It is easy to describe the target status of a piece of software in a Kubernetes YAML fashion. But it is easy as well to end up with tons of scripts to fulfill the target status, even if they are executed automatically. I, as a perl/bash linux type of guy, had to admit that fact. We decided to develop the operator in golang to keep it as close as possible to the source code of the application itself. The operator would then reconcile the desired state we described in a ops repository into the environment it is running.
The ZITADEL operator does everything we need to run and maintain a functional instance: DNS, certificates, S3 backups, installation of needed dependencies, API gateway mappings,... etc.
To wrap up: GitOps reverses the logic of a deployment. The target environment pulls its information out of a ops repository and some kind of logic ensures the desired state.
And that's what we do now, we change the versions of an ops repository and our operator, that watches the repository, takes care of the changes.
Depending on the software being described, it is no big deal to have multiple servers watching a single ops repository. Did you ever do a live migration with a single commit and doubled/copied the exact same infrastructure? We did, and it worked out pretty well.
Let’s speak about mistakes in particular. We make them, sometimes I think we invented them. They are okay. They are good, if someone learns something and they don’t break production. We invested a lot of time in our processes with the focus on mistakes.
The first thing is to ACCEPT mistakes. Don’t be afraid of mistakes. Don’t make people fear mistakes. As a team we grow with our individual success, that includes our mistakes.
You will make mistakes, your colleagues will make mistakes, your infrastructure provider will make mistakes,...etc. The best process in the world won’t prevent you from mistakes or unexpected behaviour of software in general. We build our daily work around the idea that basically everything could fail: Google, AWS, Azure, Github, the libraries and plugins we use. Kubernetes came in handy for a fully scalable reliable infrastructure, but we had to think carefully about an infrastructure that can handle mistakes like:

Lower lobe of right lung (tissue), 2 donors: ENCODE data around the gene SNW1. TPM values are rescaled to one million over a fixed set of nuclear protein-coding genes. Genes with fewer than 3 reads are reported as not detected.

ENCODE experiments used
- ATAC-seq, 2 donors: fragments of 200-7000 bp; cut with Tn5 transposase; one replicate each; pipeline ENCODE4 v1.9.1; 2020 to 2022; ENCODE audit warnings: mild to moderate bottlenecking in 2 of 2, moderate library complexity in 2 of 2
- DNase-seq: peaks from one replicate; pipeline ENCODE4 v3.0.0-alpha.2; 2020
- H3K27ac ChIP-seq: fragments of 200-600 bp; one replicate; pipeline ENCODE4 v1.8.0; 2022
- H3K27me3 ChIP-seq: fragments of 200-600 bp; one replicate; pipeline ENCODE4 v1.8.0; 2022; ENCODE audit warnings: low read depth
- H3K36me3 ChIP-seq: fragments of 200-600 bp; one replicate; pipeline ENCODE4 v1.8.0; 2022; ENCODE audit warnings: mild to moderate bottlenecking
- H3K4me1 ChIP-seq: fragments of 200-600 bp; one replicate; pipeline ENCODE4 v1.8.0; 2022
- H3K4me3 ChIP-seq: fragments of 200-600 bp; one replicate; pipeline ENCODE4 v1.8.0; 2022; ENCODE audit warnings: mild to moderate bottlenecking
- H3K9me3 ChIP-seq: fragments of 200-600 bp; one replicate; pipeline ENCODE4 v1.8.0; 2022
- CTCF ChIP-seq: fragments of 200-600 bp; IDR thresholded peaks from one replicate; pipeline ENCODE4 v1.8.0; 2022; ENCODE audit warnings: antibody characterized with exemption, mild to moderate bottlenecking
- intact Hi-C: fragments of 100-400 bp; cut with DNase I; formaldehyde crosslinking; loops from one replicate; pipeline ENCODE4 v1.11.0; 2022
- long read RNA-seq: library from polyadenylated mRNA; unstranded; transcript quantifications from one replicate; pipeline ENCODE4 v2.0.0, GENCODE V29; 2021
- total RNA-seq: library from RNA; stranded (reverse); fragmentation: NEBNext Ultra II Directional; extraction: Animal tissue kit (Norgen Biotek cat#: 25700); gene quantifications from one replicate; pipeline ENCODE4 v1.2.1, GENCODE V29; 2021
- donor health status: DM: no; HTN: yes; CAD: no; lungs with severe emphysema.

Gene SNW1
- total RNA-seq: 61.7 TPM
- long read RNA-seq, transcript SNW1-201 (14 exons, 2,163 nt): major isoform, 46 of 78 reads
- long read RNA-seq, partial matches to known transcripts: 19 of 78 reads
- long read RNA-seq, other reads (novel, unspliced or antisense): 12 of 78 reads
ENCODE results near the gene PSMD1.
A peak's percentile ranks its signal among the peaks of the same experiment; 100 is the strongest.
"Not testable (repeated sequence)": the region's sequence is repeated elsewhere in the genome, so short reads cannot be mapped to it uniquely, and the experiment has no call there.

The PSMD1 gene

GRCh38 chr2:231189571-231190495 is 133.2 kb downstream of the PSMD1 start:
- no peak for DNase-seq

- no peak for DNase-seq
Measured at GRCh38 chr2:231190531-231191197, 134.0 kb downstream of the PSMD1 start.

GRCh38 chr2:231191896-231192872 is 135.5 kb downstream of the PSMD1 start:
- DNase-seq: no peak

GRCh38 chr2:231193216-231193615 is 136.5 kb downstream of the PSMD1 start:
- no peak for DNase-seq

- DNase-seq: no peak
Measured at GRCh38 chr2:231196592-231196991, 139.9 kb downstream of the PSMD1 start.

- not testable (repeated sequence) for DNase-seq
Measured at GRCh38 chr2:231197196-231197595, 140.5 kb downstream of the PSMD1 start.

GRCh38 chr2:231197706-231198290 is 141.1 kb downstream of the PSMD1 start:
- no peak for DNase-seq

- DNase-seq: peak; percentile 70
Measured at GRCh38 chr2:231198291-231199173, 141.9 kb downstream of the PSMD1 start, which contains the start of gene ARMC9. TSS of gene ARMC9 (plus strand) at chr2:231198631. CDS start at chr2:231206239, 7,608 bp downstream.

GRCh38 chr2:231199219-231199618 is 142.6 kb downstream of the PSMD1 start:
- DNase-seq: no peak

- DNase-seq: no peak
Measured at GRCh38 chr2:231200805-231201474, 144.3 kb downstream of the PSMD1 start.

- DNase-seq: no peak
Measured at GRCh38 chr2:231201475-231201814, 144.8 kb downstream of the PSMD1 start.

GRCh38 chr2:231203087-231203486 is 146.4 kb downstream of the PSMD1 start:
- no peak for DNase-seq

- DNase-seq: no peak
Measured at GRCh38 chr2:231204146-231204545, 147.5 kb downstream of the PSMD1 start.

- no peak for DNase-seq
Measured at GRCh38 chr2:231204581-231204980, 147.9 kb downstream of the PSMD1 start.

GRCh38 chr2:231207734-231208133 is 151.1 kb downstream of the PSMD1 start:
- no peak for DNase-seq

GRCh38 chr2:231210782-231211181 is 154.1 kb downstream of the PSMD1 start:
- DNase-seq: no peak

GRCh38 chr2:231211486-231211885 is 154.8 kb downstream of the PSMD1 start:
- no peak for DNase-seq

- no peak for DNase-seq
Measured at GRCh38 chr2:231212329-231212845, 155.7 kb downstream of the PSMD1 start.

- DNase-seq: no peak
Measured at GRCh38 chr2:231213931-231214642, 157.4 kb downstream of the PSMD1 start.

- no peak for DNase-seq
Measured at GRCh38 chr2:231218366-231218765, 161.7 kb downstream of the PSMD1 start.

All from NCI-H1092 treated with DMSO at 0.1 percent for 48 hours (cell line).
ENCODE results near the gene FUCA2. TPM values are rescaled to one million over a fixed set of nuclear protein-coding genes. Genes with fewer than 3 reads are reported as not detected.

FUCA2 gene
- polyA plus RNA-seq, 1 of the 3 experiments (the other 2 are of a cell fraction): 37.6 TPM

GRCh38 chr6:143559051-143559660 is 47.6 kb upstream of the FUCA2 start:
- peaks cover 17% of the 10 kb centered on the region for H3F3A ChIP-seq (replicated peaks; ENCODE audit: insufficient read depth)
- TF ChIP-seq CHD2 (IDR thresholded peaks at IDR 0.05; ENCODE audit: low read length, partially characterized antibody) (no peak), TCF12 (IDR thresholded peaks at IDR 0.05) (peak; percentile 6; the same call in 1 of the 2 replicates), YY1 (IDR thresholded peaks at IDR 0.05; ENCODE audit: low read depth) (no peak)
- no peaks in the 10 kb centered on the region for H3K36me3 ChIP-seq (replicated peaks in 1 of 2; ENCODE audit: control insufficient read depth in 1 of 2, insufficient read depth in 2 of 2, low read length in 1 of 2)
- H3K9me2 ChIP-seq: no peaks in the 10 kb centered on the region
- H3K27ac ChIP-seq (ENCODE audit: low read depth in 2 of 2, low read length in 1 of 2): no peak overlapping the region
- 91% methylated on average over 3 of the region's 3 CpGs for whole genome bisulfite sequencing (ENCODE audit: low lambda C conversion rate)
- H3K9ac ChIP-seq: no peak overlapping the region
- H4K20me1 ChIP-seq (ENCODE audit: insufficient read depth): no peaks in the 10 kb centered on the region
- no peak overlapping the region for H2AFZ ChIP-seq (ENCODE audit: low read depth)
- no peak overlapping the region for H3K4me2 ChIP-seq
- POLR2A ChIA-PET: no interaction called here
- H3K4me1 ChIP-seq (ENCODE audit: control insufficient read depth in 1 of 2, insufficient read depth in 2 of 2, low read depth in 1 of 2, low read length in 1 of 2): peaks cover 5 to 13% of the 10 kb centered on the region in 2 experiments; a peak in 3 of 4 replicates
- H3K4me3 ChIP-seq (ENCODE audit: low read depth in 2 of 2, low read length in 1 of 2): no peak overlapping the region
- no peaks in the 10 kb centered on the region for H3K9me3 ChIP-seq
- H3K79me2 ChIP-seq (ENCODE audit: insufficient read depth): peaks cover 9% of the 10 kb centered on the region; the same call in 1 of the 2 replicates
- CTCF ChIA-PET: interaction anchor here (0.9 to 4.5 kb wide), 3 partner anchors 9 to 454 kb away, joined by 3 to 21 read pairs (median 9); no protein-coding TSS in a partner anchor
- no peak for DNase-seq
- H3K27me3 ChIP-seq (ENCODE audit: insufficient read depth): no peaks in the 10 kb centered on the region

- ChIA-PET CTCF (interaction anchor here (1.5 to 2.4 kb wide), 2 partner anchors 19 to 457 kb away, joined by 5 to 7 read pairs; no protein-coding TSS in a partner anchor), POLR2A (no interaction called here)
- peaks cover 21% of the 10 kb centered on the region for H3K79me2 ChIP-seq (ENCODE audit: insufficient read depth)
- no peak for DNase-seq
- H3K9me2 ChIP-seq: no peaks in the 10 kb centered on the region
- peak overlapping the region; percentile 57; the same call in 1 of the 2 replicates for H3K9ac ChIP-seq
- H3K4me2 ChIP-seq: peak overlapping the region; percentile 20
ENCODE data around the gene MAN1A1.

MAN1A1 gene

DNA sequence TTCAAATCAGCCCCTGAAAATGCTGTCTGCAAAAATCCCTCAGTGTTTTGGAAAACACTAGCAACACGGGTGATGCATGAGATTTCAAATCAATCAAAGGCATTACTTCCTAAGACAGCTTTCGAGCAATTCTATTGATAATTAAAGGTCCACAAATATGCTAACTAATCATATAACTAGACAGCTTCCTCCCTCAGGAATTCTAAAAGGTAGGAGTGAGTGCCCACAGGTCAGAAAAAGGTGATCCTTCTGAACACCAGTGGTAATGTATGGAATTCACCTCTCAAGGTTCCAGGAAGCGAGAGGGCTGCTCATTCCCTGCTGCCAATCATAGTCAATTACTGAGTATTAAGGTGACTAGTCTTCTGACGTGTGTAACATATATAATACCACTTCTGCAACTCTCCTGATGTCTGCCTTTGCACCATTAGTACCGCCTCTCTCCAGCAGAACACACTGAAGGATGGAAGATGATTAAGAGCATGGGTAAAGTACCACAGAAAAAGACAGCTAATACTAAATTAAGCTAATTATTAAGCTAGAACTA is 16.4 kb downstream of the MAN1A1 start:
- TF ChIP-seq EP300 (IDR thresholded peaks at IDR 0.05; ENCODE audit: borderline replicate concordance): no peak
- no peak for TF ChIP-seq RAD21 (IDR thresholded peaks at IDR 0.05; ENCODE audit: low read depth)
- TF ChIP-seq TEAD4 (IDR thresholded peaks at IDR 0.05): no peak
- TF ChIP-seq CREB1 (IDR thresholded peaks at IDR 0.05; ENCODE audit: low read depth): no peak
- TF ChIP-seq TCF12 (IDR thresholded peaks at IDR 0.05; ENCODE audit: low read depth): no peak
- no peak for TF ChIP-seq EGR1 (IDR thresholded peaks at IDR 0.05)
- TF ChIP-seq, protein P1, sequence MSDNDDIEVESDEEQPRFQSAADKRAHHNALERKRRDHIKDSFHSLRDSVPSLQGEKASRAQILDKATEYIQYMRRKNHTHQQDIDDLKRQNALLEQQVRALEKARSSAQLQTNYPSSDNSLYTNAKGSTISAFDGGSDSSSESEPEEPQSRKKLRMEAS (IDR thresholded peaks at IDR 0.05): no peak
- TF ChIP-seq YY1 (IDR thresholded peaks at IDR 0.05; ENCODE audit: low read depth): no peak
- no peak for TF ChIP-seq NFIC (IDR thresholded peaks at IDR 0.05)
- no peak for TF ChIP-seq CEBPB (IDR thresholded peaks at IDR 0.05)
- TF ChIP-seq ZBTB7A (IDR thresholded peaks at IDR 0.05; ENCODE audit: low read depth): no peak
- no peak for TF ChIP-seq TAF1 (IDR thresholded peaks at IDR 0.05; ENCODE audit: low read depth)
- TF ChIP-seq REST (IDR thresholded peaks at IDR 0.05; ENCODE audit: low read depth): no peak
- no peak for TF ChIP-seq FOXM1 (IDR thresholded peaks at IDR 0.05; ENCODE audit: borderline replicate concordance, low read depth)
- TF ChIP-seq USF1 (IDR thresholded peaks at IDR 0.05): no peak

- a failing node of kubernetes
- corrupt database
- failing code
- DDoS due to high load
- a complete datacenter fail
We accept that there are problems we have not thought of, call that an unknown mistake. But we build our processes as strong and reliable as possible to be able to survive a mistake. Of course we hate making mistakes, each and every one is painful. Some more, some less. The fact that our service has not been unavailable outside of a planned maintenance window until today means a lot to us. It is either a lot of luck, or a solid planning with a certain amount of fault tolerance.
The huge amount of development time described above does not sound lazy to you? It is up to you to decide if it is worth the effort to fully automate the development and delivery process of a piece of software. I wouldn’t want to make the effort for a local excel installation and some sum functions in it.
In our world, we are too lazy to do all the little repetitive things manually, that traditionally no developer seems to enjoy. The process of building software or a deployment is the same on monday 7am as at friday 8pm (I still wouldn't deploy into a weekend if there is no REALLY good reason to do so, call me stubborn).
We still have the startup mindset. We think, do, test and see what we come up with. After a review we repeat. Our experience increases with each iteration. Probably that could be what agile collaboration is about. Create rules where necessary and rely on trust and transparency as often as possible.
Most importantly, we decide as a team: that includes to take the fame, as well as the blame, as a team.
"always run a changing system" - the caos approach